I had to think very long, and very hard about whether or not to include the story of Ongga in this. But if I’m being honest, I think I have to. Warning: You may find the content disturbing. It does not have a happy ending. Please keep in mind that this could never happen today in my family or in my town. Things have evolved in a positive way.
But things were different thirty years ago.
There was a dog named Ongga who adopted us, or we adopted her. She began living with us when I was six. She just came in one day and started hanging around and I started feeding her; from then on we were her home base, and she and I were best friends.
But although she was a dear pet and dear friend to me, it would not be quite accurate to say she was our family pet. To most of the family, she was an extra mouth to feed who was tolerated, just barely, because Rena insisted. It’s important to remember that food was a struggle for us in those days. But I loved her, and she was allowed to live with us, not inside the house but in the yard. She could come and go around the village whenever she wanted to; there were no restrictions, and if she had wandered off and not come back, the only one who would have been concerned about it would have been me.
But she never did that.
When we went to Homonhon I wanted to take her, but my Mom and Dad wouldn’t allow it. So I had to say goodbye to her before we left. I thought I would never see her again and I was very sad. But when we came back seven months later, there she was, waiting for us. I was so happy, and I think she was too.
My best memory of Ongga is that every time I would go to our farm plot with my mom, Ongga would come along. She loved going up into the hills, climbing the forest trails past the waterfalls and up, up to where our plot was. Then all day while we were at the plot, she was my companion.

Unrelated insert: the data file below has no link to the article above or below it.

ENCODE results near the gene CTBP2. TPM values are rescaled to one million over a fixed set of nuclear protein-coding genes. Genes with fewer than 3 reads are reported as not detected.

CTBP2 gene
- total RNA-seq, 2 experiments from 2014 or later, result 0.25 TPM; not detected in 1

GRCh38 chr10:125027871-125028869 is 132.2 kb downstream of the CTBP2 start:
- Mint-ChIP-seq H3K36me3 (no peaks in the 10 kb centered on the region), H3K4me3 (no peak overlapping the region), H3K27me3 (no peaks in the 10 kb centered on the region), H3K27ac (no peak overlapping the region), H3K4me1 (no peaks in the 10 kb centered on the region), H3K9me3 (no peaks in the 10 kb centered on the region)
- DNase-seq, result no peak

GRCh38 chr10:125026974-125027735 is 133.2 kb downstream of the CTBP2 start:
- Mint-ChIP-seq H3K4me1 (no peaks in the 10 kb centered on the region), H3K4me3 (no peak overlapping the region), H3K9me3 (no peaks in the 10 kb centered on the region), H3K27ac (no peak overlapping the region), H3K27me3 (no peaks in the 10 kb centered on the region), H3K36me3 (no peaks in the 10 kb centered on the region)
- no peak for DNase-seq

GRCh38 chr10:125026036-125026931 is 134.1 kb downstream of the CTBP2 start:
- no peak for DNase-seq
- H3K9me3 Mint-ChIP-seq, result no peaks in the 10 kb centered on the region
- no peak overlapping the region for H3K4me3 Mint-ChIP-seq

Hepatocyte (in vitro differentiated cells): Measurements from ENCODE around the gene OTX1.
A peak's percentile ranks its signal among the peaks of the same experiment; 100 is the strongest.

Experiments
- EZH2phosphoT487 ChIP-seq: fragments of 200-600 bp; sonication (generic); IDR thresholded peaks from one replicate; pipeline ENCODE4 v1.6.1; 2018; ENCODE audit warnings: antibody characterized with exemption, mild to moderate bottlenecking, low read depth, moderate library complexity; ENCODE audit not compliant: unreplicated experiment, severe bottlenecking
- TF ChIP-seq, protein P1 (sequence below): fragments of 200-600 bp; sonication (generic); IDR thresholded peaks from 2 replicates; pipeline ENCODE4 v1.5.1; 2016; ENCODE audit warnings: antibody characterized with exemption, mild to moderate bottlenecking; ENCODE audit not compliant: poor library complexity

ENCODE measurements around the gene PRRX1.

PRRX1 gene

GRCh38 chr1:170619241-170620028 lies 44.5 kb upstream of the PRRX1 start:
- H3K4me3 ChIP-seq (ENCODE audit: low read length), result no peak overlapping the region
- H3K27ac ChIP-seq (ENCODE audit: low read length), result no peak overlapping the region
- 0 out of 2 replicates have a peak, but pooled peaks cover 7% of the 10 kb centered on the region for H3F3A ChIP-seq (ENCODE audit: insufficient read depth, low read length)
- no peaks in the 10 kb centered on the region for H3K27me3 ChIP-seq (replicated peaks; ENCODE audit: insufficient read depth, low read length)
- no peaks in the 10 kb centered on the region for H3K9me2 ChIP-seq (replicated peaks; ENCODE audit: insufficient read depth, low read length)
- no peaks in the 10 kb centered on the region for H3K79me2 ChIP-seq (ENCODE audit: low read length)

When we would come home, she would go straight to the beach and swim, like taking a bath, every time. She loved the water and she stayed clean that way. I think she was also doing it even if we didn’t go to the farm, but she especially did it on the days we spent at the farm.
One day, on a sad New Years Eve when I was fourteen, Ongga was getting old. I could tell she was old because when she had puppies she wasn’t as good with her puppies any more.
On that day one of my brothers and my brother-in-law decided it was time for a New Year’s special meal.
I couldn’t believe it.
Why would you do that to the best dog we ever had?
But she was getting really old, and they didn’t want her to just go to waste.
I went to my mom and asked why?
She tried to explain but I didn’t understand it at all. Today, looking back, I understand that there was a sense that the “bargain” with Ongga had been that the family would feed her even when it was difficult for many years; but in the end, when she was old but before she got really, really sick or disappeared—in the end, Ongga would feed the family one special meal.
I said no. I tried to fight for it. I cried, I pleaded, I did everything I could think of to try and convince them not to do this. But it was as if everyone thought it was the fair thing to do, and that I was the one who was being unfair to the family for all the years they had shared their food. I didn’t care about any of that. I just wanted them to leave Ongga alone.
And then, for some reason, Ongga must have felt something.
She was not around the house.